In the past few weeks, many Berkeleyside readers have enjoyed a front-row seat as one local resident took a novel approach to resolving the years-long theft of his Wall Street Journal. The story gained national attention but we’re proud to say: You heard it here first.
The Wall Street Journal couldn’t resist joining in the fun after it read about a note written by local businessman and photographer Richard Nagler to a thief who had deprived him — on and off for ten years — of his subscription to the newspaper.
After we published the story of a novel note to a newspaper thief earlier today, things began to fall into place.
Late last year Berkeleyside published a story on “Berkeley signs” — the notes, sometimes handwritten, which Berkeley residents are apt to post asking fellow residents, often most politely, to do something — or, more likely, to stop doing something.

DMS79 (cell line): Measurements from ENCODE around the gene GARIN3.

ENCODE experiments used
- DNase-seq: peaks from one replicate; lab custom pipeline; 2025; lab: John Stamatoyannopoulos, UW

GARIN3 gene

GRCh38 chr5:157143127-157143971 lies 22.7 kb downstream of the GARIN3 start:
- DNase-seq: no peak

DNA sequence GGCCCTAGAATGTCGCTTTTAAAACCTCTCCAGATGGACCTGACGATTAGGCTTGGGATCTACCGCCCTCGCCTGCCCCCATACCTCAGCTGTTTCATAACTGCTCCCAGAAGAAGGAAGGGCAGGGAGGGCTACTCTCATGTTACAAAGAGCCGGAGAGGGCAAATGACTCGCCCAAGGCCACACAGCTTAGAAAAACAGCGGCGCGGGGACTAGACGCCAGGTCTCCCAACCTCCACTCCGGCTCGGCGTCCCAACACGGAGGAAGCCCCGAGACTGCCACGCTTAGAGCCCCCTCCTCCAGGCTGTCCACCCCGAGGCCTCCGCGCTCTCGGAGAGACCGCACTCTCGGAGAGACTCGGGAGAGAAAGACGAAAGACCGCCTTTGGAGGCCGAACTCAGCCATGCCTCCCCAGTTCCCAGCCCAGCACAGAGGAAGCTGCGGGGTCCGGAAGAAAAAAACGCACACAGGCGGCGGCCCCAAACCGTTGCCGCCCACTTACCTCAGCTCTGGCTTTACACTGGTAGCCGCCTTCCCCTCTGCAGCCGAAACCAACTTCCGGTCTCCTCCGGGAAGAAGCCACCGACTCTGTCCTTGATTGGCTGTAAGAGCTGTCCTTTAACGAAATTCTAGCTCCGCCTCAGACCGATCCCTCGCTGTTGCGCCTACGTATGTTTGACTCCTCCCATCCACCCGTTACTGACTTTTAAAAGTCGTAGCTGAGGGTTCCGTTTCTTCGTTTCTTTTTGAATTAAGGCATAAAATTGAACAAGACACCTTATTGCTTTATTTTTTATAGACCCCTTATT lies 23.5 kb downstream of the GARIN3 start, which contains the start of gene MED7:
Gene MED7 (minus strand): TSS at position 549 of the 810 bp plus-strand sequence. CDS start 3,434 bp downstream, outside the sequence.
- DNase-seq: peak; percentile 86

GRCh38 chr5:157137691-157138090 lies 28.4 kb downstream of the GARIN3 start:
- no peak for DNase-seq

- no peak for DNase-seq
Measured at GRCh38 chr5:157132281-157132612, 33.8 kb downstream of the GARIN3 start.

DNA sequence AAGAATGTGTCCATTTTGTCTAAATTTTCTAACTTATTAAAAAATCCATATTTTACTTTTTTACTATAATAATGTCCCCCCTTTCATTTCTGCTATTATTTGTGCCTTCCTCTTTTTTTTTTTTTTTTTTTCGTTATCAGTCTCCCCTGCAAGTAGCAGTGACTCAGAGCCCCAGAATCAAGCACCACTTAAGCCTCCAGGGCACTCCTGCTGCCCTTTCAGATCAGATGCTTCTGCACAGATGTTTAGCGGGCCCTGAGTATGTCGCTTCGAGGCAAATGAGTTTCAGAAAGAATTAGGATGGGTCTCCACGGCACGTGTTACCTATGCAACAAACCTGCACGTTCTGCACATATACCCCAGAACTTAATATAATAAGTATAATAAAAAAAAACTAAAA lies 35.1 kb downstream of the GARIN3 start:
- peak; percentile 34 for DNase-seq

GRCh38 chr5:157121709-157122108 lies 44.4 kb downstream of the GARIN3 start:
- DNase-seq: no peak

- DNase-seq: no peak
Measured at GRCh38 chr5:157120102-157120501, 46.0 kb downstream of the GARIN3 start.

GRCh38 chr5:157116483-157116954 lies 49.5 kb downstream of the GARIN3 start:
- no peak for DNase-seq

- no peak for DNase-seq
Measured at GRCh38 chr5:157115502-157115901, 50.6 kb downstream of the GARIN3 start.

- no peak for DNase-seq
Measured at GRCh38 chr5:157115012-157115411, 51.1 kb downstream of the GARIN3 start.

For his new collection of images, Berkeley photographer Richard Nagler spent a lot of time in museums. He also spent a lot of time waiting. Stationed in front of a work of art, he would wait for someone to come along and complete it. The serendipitous, unposed results come from both Nagler’s creative eye as well as his patience.
When Peter Selz arrived in Berkeley in 1965, the university only had a small art gallery to display its modest collection of art. Selz had been recruited from the Museum of Modern Art in New York City to oversee the construction of a new, contemporary museum, the Berkeley Art Museum on Bancroft Way.
Richard Nagler was a painter until he decided to be a photographer. “Paintings are about the painter,” he told a rapt audience at UC Berkeley’s Center for Photography at the Graduate School of Journalism on the evening of November 30th. “Photography is about ‘the other’, about what you see. It’s not about yourself. That’s why, emotionally, photography spoke to me.”
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